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Lee Van Cleef,
It's 1915. Former gunslinger Django is hired as a movie consultant in Hollywood. There he runs afoul of racketeers, forcing him to flee to a town policed by violent radicals who take influence from Griffith's "Birth of a Nation".
In the opening scene a lone man walks, behind him he drags a coffin. That man is Django. He rescues a woman from bandits and, later, arrives in a town ravaged by the same bandits. The scene for confrontation is set. But why does he drag that coffin everywhere and who, or what, is in it? Written by
Michael Lawn <firstname.lastname@example.org>
If you've already seen Leone's FISTFULL OF DOLLARS a million times like I have, then you might be a little dissapointed when watching this one, since it's basically the same thing. Only difference here is that there's a little bit of gore which can upset a few people. And the dubbing is pretty awful, It sounds like the same guy who voices over 3 other characters in the film.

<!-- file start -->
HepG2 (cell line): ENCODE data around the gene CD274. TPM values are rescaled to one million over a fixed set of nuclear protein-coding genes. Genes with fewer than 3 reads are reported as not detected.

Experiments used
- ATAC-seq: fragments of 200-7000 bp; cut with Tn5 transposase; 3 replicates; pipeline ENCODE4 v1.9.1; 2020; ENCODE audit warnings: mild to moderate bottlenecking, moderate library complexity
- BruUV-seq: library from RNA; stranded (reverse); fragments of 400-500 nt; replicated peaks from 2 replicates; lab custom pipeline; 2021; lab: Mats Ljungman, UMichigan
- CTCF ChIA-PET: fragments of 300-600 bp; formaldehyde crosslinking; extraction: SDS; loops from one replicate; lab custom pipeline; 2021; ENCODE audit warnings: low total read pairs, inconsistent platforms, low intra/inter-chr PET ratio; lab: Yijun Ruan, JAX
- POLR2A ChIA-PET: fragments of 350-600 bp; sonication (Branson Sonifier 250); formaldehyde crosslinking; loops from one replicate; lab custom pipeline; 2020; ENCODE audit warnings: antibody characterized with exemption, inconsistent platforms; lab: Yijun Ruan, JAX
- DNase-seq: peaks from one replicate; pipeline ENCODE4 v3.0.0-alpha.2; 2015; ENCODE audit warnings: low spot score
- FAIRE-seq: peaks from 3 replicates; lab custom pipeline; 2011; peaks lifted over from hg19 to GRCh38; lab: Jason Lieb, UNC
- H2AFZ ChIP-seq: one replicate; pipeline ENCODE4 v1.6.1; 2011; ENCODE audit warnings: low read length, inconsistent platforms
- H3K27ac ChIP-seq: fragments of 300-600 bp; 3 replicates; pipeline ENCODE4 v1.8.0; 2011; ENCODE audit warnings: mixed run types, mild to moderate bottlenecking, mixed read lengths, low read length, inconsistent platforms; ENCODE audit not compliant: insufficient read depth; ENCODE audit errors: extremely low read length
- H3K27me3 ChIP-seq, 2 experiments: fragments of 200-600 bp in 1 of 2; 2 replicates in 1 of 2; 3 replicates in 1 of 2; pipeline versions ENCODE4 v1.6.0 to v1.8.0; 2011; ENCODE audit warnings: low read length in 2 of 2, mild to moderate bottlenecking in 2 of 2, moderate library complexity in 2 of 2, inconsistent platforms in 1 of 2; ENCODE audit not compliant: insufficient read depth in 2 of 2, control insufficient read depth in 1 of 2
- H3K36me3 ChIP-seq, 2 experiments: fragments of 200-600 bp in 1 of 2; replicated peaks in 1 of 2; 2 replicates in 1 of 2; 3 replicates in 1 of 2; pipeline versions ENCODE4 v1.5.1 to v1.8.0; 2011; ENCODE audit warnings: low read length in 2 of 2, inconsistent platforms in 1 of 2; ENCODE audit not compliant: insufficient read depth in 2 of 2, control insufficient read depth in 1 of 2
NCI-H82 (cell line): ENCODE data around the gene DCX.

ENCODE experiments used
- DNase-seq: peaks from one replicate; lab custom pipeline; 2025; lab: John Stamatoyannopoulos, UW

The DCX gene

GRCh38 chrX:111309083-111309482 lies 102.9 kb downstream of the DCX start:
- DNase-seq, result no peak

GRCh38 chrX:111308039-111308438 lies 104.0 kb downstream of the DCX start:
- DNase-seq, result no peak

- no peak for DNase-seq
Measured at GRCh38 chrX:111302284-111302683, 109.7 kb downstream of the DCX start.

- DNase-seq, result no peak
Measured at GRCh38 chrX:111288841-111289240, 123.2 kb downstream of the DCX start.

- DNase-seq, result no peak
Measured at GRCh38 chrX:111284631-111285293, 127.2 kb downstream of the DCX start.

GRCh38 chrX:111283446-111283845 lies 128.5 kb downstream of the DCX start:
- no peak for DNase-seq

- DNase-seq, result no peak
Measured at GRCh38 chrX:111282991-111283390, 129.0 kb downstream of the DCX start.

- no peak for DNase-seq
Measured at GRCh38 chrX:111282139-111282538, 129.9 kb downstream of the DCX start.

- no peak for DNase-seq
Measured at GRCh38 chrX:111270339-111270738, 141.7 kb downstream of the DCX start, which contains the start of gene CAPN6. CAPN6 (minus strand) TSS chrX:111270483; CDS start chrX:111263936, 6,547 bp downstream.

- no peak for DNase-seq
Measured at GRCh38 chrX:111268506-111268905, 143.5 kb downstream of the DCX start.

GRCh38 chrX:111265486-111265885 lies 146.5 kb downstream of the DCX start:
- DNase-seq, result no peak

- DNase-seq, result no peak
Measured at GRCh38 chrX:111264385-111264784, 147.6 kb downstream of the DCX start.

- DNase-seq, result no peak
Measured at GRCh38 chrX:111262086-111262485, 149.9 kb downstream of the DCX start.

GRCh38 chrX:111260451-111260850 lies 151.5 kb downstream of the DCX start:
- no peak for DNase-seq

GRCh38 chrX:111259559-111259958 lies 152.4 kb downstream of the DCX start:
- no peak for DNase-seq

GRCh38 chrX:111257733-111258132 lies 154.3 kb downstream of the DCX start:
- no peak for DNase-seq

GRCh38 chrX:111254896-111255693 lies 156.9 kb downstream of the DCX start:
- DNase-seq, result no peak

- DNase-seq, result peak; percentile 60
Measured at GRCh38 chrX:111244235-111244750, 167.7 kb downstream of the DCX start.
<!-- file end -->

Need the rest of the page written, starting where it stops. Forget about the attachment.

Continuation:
I could go on about some other distractions, but I'm not here to pan this flick.As a matter of fact, I LIKE IT! You have to realize that this film was a stepping-stone for the action genre that has continued to this day. So give credit where credit is due!
Perhaps my favorite part of the film is the opener, Django himself, walking (What? No horse?) through a dark,cold,muddy world, dragging his good ol' mysterious coffin and being accompanied by the music of the title song (A catchy tune which sounds like a combination of Elvis and the Moody Blues).
What follows next is common in "Spaghetti-land", so If you love these films or have never seen any, be obliged to take a peek at this flick.
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